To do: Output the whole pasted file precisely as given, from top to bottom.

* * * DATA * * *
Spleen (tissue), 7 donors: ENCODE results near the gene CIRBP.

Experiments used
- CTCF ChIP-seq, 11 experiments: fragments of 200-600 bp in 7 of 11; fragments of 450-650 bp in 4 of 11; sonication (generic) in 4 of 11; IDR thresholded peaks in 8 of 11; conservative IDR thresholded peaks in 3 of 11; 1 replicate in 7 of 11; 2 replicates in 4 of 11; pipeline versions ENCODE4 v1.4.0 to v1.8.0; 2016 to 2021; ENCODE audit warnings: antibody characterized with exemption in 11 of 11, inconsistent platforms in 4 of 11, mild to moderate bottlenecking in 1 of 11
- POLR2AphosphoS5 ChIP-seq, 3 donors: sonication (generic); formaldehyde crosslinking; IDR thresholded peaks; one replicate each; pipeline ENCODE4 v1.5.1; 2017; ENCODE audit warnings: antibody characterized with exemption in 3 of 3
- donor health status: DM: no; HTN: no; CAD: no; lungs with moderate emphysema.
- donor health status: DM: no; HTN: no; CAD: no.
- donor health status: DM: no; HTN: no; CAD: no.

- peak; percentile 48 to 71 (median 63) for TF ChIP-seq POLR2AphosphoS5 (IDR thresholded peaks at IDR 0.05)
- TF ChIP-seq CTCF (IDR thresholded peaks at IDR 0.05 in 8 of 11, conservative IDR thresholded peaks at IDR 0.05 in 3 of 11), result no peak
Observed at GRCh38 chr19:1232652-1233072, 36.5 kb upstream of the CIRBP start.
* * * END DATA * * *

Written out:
Spleen (tissue), 7 donors: ENCODE results near the gene CIRBP.

Experiments used
- CTCF ChIP-seq, 11 experiments: fragments of 200-600 bp in 7 of 11; fragments of 450-650 bp in 4 of 11; sonication (generic) in 4 of 11; IDR thresholded peaks in 8 of 11; conservative IDR thresholded peaks in 3 of 11; 1 replicate in 7 of 11; 2 replicates in 4 of 11; pipeline versions ENCODE4 v1.4.0 to v1.8.0; 2016 to 2021; ENCODE audit warnings: antibody characterized with exemption in 11 of 11, inconsistent platforms in 4 of 11, mild to moderate bottlenecking in 1 of 11
- POLR2AphosphoS5 ChIP-seq, 3 donors: sonication (generic); formaldehyde crosslinking; IDR thresholded peaks; one replicate each; pipeline ENCODE4 v1.5.1; 2017; ENCODE audit warnings: antibody characterized with exemption in 3 of 3
- donor health status: DM: no; HTN: no; CAD: no; lungs with moderate emphysema.
- donor health status: DM: no; HTN: no; CAD: no.
- donor health status: DM: no; HTN: no; CAD: no.

- peak; percentile 48 to 71 (median 63) for TF ChIP-seq POLR2AphosphoS5 (IDR thresholded peaks at IDR 0.05)
- TF ChIP-seq CTCF (IDR thresholded peaks at IDR 0.05 in 8 of 11, conservative IDR thresholded peaks at IDR 0.05 in 3 of 11), result no peak
Observed at GRCh38 chr19:1232652-1233072, 36.5 kb upstream of the CIRBP start.